In fantasy football, you have to guard against information overload. A Google search on “fantasy football” returns nearly 68 millions results! You could easily spend every spare moment browsing fantasy football sites, even good ones. So, you have to learn to sort through it all to find the information that’s most helpful to you. Last year, I listed some sites I relied on at the time. Some are the same this year, but, really, one of the best sites is Fantasy Football Librarian, which provides (daily) links to good fantasy football sources.

Life can get pretty complicated, too. And there’s all kinds of knowledge and advice out there, much of it conflicting. You have to learn to sort through it all to find what’s most helpful!

Go with your gut.
After doing all of your homework and sorting through all the information to find the best advice, you still have to make your own decisions in setting your lineup each week and about which players to drop and/or add. Sometimes, you can make informed decisions (decisions based on research), but other times, it’s simply a gut call!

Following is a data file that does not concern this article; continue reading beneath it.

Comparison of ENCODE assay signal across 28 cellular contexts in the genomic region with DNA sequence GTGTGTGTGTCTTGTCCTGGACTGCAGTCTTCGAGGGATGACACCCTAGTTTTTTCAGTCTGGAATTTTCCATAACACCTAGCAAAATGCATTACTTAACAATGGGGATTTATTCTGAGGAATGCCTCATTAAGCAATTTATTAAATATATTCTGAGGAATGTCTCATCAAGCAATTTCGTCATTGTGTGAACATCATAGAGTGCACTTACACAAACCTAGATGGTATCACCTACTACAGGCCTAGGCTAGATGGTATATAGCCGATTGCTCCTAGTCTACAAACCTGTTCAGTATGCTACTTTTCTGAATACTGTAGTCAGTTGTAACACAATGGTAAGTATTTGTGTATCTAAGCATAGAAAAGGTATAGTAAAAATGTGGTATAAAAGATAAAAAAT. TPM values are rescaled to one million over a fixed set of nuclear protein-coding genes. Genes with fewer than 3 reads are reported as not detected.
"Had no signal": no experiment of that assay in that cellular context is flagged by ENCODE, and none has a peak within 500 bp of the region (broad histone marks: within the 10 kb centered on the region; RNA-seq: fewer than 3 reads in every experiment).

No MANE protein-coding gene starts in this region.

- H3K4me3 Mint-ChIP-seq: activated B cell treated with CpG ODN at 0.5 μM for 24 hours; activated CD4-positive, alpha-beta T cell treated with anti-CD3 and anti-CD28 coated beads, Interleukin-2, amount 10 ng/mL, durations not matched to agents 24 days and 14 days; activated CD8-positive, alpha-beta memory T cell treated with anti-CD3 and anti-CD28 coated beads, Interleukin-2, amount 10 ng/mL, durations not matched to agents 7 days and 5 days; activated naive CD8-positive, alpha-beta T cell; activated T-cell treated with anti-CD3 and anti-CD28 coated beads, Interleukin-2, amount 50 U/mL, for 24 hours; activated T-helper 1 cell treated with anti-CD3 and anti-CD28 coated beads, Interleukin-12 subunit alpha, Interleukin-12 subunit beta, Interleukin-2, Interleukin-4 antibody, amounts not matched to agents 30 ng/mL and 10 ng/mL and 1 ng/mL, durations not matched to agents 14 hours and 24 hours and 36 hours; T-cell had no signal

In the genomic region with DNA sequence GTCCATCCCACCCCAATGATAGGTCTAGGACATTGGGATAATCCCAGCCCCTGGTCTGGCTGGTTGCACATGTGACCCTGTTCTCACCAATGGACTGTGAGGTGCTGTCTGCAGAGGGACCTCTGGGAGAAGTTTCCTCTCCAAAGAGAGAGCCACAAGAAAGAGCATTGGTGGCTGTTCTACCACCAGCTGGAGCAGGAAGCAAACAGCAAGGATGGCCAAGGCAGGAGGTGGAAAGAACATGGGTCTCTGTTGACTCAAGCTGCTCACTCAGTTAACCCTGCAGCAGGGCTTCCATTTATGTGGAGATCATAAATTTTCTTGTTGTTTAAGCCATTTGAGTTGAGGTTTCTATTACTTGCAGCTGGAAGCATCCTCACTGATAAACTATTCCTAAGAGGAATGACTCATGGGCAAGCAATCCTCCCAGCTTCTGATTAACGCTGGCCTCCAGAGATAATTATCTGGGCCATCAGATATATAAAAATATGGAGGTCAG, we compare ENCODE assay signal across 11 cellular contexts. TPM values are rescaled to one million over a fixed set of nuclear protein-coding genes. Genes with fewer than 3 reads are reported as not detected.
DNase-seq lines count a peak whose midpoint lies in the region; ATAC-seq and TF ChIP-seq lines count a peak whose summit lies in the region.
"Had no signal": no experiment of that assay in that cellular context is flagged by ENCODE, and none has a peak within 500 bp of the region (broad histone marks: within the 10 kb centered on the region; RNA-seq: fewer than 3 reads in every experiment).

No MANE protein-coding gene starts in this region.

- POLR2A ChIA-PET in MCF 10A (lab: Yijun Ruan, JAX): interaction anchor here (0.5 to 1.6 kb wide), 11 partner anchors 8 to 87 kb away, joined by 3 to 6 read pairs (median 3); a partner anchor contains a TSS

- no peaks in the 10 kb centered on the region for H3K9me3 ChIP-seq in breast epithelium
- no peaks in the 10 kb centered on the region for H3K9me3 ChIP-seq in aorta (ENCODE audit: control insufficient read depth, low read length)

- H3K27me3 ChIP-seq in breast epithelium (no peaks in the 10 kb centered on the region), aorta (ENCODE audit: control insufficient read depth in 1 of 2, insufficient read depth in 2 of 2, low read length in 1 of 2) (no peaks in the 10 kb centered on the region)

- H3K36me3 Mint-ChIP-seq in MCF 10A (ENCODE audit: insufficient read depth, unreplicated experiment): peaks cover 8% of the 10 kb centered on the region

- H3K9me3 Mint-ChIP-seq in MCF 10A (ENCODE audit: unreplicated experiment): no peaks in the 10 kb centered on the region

Similarly, in life, you pray and seek God, gather all the good information/advice you can, but in the end, you have to make the decision!

No regrets.
This one’s tough. In fantasy football, it doesn’t matter how good you are, how good the information, or how lucky you are, you are going to make decisions that blow up in your face. Maybe they were bad decisions. Many times, they may be good/right decisions, but it just didn’t play out the way you thought it would.

Last week, I agonized over whether or not I should pick up a running back who was expected to fill in for an injured starter. I still think I made the right decision by not picking him up or playing him based on the available information at the time, but it didn’t play out according to the information and the player had a great day (he’s on my roster this week).